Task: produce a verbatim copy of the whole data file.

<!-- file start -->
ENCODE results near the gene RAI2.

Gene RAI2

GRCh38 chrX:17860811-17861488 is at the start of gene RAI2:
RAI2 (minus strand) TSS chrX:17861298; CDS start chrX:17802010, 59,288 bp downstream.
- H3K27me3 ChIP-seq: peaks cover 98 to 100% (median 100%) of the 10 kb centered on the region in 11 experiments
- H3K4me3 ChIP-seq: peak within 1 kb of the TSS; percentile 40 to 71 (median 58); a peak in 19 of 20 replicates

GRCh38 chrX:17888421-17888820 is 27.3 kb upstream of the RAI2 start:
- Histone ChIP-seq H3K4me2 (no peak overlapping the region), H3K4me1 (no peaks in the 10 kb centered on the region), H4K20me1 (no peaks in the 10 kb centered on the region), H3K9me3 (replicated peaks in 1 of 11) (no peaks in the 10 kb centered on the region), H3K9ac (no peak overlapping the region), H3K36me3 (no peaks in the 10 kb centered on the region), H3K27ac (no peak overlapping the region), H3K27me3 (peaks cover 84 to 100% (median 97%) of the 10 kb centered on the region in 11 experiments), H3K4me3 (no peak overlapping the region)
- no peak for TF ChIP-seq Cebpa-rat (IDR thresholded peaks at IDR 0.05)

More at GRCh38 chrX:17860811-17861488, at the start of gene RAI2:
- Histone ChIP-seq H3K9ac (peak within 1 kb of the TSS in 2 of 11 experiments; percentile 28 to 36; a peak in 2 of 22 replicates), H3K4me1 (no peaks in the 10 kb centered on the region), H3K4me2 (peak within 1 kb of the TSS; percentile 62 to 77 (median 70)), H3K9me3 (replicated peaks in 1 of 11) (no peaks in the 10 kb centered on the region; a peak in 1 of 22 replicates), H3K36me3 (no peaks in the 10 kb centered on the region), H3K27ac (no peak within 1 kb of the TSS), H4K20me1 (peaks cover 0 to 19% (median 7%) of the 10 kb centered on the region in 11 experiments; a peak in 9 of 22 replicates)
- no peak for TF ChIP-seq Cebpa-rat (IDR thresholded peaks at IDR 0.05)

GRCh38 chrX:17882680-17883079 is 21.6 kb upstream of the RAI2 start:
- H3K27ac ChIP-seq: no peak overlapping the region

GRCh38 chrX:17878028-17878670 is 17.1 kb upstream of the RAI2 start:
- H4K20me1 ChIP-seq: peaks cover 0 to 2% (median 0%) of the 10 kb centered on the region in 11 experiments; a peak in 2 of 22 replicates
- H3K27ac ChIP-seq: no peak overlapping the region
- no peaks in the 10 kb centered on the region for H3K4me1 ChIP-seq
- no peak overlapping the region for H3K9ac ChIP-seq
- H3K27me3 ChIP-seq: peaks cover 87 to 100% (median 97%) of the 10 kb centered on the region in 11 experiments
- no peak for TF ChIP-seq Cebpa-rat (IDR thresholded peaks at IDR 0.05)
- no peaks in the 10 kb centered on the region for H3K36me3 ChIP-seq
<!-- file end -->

ENCODE results near the gene RAI2.

Gene RAI2

GRCh38 chrX:17860811-17861488 is at the start of gene RAI2:
RAI2 (minus strand) TSS chrX:17861298; CDS start chrX:17802010, 59,288 bp downstream.
- H3K27me3 ChIP-seq: peaks cover 98 to 100% (median 100%) of the 10 kb centered on the region in 11 experiments
- H3K4me3 ChIP-seq: peak within 1 kb of the TSS; percentile 40 to 71 (median 58); a peak in 19 of 20 replicates

GRCh38 chrX:17888421-17888820 is 27.3 kb upstream of the RAI2 start:
- Histone ChIP-seq H3K4me2 (no peak overlapping the region), H3K4me1 (no peaks in the 10 kb centered on the region), H4K20me1 (no peaks in the 10 kb centered on the region), H3K9me3 (replicated peaks in 1 of 11) (no peaks in the 10 kb centered on the region), H3K9ac (no peak overlapping the region), H3K36me3 (no peaks in the 10 kb centered on the region), H3K27ac (no peak overlapping the region), H3K27me3 (peaks cover 84 to 100% (median 97%) of the 10 kb centered on the region in 11 experiments), H3K4me3 (no peak overlapping the region)
- no peak for TF ChIP-seq Cebpa-rat (IDR thresholded peaks at IDR 0.05)

More at GRCh38 chrX:17860811-17861488, at the start of gene RAI2:
- Histone ChIP-seq H3K9ac (peak within 1 kb of the TSS in 2 of 11 experiments; percentile 28 to 36; a peak in 2 of 22 replicates), H3K4me1 (no peaks in the 10 kb centered on the region), H3K4me2 (peak within 1 kb of the TSS; percentile 62 to 77 (median 70)), H3K9me3 (replicated peaks in 1 of 11) (no peaks in the 10 kb centered on the region; a peak in 1 of 22 replicates), H3K36me3 (no peaks in the 10 kb centered on the region), H3K27ac (no peak within 1 kb of the TSS), H4K20me1 (peaks cover 0 to 19% (median 7%) of the 10 kb centered on the region in 11 experiments; a peak in 9 of 22 replicates)
- no peak for TF ChIP-seq Cebpa-rat (IDR thresholded peaks at IDR 0.05)

GRCh38 chrX:17882680-17883079 is 21.6 kb upstream of the RAI2 start:
- H3K27ac ChIP-seq: no peak overlapping the region

GRCh38 chrX:17878028-17878670 is 17.1 kb upstream of the RAI2 start:
- H4K20me1 ChIP-seq: peaks cover 0 to 2% (median 0%) of the 10 kb centered on the region in 11 experiments; a peak in 2 of 22 replicates
- H3K27ac ChIP-seq: no peak overlapping the region
- no peaks in the 10 kb centered on the region for H3K4me1 ChIP-seq
- no peak overlapping the region for H3K9ac ChIP-seq
- H3K27me3 ChIP-seq: peaks cover 87 to 100% (median 97%) of the 10 kb centered on the region in 11 experiments
- no peak for TF ChIP-seq Cebpa-rat (IDR thresholded peaks at IDR 0.05)
- no peaks in the 10 kb centered on the region for H3K36me3 ChIP-seq